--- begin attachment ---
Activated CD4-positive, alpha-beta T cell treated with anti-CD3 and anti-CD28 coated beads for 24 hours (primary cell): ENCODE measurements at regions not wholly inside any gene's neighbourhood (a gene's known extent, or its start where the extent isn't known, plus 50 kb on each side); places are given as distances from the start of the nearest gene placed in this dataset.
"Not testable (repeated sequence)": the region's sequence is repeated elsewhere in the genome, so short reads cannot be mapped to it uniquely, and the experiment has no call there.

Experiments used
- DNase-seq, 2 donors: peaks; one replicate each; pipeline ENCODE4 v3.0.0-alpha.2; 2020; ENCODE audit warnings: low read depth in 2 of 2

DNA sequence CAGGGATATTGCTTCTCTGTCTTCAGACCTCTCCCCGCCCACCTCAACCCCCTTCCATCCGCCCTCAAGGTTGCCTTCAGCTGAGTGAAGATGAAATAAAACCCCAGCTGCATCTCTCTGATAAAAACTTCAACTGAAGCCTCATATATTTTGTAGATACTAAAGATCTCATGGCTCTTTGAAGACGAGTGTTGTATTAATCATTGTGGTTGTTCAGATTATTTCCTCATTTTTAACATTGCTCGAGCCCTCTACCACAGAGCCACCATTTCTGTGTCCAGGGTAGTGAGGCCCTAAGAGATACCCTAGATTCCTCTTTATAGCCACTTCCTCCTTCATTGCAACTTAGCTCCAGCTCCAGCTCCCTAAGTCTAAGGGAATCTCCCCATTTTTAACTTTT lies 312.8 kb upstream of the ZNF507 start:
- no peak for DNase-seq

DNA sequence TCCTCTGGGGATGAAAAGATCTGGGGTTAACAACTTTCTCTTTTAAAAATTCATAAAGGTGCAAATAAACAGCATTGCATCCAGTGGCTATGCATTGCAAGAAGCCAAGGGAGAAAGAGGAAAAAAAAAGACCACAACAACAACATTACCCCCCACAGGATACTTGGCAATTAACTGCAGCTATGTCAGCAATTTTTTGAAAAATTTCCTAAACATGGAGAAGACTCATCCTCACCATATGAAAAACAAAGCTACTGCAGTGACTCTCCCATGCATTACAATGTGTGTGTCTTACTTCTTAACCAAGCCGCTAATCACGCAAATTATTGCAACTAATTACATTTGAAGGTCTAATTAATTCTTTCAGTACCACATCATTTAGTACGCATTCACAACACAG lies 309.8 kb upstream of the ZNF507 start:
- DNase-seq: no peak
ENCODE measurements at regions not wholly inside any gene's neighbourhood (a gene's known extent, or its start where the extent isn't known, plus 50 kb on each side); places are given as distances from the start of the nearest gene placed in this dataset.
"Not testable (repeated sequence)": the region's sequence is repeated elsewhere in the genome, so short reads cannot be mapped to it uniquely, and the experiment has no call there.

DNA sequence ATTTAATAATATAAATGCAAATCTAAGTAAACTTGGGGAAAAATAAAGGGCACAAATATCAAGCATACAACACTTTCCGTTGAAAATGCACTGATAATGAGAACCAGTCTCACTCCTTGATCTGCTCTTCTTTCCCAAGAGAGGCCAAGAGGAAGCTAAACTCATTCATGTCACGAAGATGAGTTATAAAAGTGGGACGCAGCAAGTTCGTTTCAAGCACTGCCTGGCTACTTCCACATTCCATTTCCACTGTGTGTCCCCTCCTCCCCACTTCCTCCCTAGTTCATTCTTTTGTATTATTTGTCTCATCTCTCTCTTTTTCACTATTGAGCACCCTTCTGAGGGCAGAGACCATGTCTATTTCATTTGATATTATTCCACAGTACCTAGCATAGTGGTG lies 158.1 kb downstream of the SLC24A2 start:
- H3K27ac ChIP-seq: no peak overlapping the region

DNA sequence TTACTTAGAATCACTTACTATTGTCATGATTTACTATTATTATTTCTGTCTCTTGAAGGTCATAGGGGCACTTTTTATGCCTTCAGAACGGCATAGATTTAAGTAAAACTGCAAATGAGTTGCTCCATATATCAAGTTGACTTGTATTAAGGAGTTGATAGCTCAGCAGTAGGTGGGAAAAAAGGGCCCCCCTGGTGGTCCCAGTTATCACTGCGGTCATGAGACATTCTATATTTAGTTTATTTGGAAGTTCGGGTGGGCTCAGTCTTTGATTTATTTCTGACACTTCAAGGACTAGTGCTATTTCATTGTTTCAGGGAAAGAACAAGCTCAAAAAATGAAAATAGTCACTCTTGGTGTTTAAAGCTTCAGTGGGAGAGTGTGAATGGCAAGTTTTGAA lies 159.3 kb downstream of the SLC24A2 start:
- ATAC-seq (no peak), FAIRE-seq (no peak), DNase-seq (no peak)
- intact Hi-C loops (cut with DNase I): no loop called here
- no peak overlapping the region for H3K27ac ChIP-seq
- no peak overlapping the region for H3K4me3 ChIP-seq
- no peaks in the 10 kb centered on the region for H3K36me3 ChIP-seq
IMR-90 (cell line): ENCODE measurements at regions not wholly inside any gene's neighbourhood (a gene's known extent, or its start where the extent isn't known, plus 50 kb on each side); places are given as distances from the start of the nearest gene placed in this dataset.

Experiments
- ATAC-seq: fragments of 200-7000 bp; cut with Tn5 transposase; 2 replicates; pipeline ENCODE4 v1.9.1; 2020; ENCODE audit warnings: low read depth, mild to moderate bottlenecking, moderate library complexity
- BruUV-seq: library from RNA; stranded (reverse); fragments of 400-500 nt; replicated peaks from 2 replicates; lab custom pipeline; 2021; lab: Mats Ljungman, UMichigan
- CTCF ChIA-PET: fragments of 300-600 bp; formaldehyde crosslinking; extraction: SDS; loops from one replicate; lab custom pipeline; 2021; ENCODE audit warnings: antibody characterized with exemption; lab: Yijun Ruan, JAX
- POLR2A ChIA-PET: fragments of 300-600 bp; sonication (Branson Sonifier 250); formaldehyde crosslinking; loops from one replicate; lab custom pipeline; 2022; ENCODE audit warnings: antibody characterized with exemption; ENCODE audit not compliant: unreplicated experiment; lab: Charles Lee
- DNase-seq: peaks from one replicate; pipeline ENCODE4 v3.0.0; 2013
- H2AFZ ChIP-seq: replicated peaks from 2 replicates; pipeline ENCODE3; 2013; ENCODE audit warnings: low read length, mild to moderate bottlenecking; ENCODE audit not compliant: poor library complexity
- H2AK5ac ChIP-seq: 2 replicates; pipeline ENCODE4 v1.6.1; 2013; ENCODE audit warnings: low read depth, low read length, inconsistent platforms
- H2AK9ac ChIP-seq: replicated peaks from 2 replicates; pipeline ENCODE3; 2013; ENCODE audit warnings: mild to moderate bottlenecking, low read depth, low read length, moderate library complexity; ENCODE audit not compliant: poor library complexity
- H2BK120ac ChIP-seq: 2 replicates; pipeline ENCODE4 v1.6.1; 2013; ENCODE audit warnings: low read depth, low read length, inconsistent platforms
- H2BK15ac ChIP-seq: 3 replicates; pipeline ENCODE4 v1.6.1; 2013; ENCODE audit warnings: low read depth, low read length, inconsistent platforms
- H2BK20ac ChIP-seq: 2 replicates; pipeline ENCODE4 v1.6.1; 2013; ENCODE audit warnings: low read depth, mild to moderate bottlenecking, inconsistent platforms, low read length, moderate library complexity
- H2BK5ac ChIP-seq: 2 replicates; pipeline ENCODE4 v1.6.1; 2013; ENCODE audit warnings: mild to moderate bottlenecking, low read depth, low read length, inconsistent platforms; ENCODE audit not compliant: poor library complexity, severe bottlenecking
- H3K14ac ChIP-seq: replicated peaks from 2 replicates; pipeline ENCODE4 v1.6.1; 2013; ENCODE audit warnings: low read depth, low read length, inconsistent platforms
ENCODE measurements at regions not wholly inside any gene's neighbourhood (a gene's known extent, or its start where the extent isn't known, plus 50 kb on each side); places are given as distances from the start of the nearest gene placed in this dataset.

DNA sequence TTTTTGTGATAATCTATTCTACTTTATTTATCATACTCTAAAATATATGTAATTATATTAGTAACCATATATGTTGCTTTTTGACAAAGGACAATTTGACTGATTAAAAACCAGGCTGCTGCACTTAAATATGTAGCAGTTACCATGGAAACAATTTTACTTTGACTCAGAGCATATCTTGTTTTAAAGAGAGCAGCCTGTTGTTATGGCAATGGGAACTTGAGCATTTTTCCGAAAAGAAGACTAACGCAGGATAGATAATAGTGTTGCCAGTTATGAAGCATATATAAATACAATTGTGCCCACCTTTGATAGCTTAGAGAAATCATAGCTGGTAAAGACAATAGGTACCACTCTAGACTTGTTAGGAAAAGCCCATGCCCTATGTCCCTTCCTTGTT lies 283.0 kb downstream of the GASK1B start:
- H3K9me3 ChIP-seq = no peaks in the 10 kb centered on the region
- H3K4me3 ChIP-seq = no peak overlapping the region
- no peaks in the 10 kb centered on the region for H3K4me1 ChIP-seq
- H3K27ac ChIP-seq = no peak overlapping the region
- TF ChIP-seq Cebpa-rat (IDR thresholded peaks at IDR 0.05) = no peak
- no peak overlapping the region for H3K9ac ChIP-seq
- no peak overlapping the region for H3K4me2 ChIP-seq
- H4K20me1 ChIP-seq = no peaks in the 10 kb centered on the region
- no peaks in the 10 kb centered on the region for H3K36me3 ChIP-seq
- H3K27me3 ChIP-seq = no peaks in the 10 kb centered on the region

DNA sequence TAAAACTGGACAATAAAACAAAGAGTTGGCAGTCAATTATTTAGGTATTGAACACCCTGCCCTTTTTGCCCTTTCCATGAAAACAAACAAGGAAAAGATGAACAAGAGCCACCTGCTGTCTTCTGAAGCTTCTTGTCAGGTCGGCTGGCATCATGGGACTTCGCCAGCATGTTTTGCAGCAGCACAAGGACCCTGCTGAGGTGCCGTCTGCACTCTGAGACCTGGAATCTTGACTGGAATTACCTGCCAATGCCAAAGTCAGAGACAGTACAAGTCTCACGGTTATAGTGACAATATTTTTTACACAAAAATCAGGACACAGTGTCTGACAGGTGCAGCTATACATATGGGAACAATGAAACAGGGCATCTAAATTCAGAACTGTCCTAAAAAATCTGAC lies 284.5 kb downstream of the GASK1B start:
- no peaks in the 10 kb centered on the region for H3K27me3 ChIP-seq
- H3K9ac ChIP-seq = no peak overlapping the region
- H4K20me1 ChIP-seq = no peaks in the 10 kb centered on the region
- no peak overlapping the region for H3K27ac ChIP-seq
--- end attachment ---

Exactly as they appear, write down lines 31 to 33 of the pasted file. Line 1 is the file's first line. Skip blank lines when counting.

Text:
- H2BK20ac ChIP-seq: 2 replicates; pipeline ENCODE4 v1.6.1; 2013; ENCODE audit warnings: low read depth, mild to moderate bottlenecking, inconsistent platforms, low read length, moderate library complexity
- H2BK5ac ChIP-seq: 2 replicates; pipeline ENCODE4 v1.6.1; 2013; ENCODE audit warnings: mild to moderate bottlenecking, low read depth, low read length, inconsistent platforms; ENCODE audit not compliant: poor library complexity, severe bottlenecking
- H3K14ac ChIP-seq: replicated peaks from 2 replicates; pipeline ENCODE4 v1.6.1; 2013; ENCODE audit warnings: low read depth, low read length, inconsistent platforms